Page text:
Season Reminders for the 2011/2012 Waterfowl Season

On the eve of the 2011/2012 waterfowl season SoCalHunt would like to remind everyone of a few things for this year’s season, some if it old info everyone should know, some of it new info.

First and foremost DO NOT forget that you will need to purchase your 1 day, 2 day or season pass BEFORE you arrive at the check station. This is one of the big changes for this year. The check stations at all the refuges WILL NOT be selling any permits or handling any money. Your pass may be purchased on-line at the DFG web site, however, if you do buy your permit on line you have to wait for DFG to mail it to you. If you haven’t already got your permit then it is way to late to purchase it on-line for the opener tomorrow. You can, however, buy it in person at any of the DFG offices or “license agents” (AKA: sporting goods stores, Wal-Mart, etc.). If you do not have a permit when you show up at the check station tomorrow morning you cannot hunt and you will be asked to leave. Don’t blow a good reservation or a good sweatline draw just because you forgot to get your permit!

A little related note is in order here. If you’re going to San Jacinto they have, in the past, relied on change from permit sales to fill the 5-gallon water bottle on their counter with donations for the Junior Waterfowl Hunt at the end of the season. Since they are no longer handling any money this will dry up the source of this change for the bottle. Please, if you can afford it, bring a buck or two or three for the Junior Hunt bottle.

Secondly, regulations for the Southern California Zone (which will cover San Jacinto and Wister) is as follows:

Ducks (including Mergansers):

Season: From the fourth Saturday in October extending for 100 days. (October 22 – January 29)
Scaup: From the first Saturday in November extending for 86 days. (November 5 – January 29)

Daily bag limit: 7
Daily bag limit may include:
7 mallards, but not more than 2 females.
2 pintail (either sex).
1 canvasback (either sex).
2 redheads (either sex).
3 scaup (either sex).
Possession limit: double the daily bag limit.

Geese:

Season (San Jacinto Area for all geese & Wister Area for Dark Geese): From the fourth Saturday in October extending for 100 days. (October 22 – January 29).
Wister Area (Special Management Area) for white geese only: From the first Saturday in November extending for a period of 86 days (Regular Season – November 5 – January 29) and from the second Saturday in February extending for 16 days (Late Season – February 4 – February 19). During the Late Season, hunting is not permitted on public areas (AKA Wister).

Daily bag limit: 8
Daily bag limit may include:
6 white geese.
3 dark geese.
Possession limit: double the daily bag limit.
During the late season, in the special management area, the daily bag limit is 6 white geese.
Possession limit: double the daily bag limit.

Shooting hours are ½ hour before sunrise until sunset. VERY IMPORTANT – ½ hour before sunrise is 30 minutes. NOT 35 minutes, NOT 38 minutes, NOT 41 minutes, NOT even 31 minutes. The legal shooting time for the area you are hunting will be posted at the check station – WRITE IT DOWN. Set you cell phone alarm to go off at the specified time if you can’t trust your watch or something. Just don’t shoot early. It ticks off your neighboring hunters, especially if they have birds sitting in their decoys, and you are subject to citation if the Warden happens to be in the area. Sometimes, during slow periods early in the season, the first few minutes of the day can make or break a hunt and its really disappointing to have someone ruin it just because they couldn’t wait 5 or 6 minutes until legal shooting time.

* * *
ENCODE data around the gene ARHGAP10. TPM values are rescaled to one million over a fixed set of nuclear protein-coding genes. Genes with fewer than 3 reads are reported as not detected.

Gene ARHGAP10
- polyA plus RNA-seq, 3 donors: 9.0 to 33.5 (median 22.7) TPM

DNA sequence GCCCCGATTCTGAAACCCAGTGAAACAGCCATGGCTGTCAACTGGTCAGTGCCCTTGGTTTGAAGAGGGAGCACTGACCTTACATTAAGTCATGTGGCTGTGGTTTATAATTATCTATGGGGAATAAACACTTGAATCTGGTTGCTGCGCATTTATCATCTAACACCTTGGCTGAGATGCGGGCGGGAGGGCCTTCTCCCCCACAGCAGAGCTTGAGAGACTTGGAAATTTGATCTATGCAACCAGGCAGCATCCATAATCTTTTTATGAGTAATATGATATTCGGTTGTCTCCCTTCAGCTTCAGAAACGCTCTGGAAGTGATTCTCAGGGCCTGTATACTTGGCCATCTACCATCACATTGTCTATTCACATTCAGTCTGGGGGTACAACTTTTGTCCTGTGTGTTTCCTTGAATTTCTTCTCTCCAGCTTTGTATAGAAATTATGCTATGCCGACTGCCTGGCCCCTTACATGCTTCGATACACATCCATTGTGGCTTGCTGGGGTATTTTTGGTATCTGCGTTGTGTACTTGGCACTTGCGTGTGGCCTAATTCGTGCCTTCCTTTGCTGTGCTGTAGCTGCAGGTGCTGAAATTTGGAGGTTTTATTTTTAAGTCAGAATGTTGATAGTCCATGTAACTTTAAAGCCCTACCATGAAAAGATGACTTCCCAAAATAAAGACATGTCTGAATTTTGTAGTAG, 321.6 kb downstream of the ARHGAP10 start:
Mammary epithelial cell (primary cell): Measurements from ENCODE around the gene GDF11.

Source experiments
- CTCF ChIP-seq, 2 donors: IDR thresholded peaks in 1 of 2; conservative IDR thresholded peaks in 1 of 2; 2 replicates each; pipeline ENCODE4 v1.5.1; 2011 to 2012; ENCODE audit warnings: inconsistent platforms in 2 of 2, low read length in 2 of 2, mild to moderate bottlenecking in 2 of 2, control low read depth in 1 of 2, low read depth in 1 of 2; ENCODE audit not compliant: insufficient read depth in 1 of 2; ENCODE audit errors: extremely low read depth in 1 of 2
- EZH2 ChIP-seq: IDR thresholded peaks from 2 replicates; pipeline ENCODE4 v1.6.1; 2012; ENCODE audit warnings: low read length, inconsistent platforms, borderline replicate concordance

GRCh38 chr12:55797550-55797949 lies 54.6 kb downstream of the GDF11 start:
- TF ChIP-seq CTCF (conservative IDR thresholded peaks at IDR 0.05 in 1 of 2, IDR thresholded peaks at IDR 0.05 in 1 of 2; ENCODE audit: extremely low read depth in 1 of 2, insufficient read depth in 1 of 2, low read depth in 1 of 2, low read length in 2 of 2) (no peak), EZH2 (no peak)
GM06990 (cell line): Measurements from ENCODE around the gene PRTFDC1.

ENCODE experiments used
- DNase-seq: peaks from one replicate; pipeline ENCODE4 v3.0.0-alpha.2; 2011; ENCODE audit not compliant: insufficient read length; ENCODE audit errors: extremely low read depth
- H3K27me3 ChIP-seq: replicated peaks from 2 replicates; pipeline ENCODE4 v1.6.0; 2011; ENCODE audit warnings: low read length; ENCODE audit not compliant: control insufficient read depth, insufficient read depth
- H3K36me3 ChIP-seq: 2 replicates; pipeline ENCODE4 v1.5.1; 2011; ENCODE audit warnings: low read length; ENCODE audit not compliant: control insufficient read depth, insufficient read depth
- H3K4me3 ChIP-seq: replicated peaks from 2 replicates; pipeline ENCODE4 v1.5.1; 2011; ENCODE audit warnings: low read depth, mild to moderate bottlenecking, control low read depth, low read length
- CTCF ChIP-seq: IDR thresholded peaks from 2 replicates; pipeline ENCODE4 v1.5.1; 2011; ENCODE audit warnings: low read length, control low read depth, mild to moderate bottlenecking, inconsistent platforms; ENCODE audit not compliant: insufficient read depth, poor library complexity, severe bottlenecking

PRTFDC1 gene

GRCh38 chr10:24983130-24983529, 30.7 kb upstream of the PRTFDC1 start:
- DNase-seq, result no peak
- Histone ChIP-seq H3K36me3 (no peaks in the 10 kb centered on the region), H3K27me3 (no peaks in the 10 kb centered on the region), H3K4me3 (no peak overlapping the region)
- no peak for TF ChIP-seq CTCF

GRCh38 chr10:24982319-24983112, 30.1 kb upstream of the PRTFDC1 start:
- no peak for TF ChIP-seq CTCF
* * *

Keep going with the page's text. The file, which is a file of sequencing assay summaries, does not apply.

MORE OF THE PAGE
Along these lines is the subject of skybusting. Skybusting, for those that may not know, is shooting at birds that are basically out of range. 40 yards is about the maximum effective range for shooting at waterfowl, maybe 50 if you’re real good (which I am not). Can you down birds at 50, 60 or 70 yards? Yes, you can get lucky and get that “golden BB” in a bird and drop it but it’s a low percentage shot and, again, it’s a real good way to tick off you neighboring hunters, especially if the birds are working your neighbor’s decoys. Also, you are more likely to wound a bird and have it fly off to die later when shooting at extreme distances which isn’t good for the resource and not fair to the game we hunt. If you don’t know what 40 yards looks like go to your nearest high school and stand on the 40 yards line of the football field and see how far the goal line is from you. Maybe even take a decoy out there with you and put it on the goal line and look at it from the 40 yard line and see how big it looks and how good you can see the colors and the eyes of the decoy. Burn those images into your memory and then, when you’re hunting, imagine what that looks like in your mind and don’t shoot beyond that. Please don’t skybust. It may not be illegal but it is unethical and a real good way to have every hunter in the area ready to ride you outta there on a rail.

Also, don’t forget the 25 shell limit on the refuges. You can only have 25 shells in possession while hunting. Make sure there are no stray shells in your pockets or your blind bag or anywhere else. In addition, make sure that you have non-toxic shot (steel, bismuth, heavy-shot, tungsten) and NO lead shot in your possession. These are also a citable offense that Mr. Warden will take a dim view of either too many shells in possession or any lead shot in possession, even if it’s a stray shell in your hunting vest from quail hunting last weekend.

Don’t forget basic equipment such as, your shotgun, waders, ammo, decoys and what have you.

Well, that’s all for now. Here’s wishing everyone a great opening day and a great season to come. We’ll see you out there in the sweatline at 0300!


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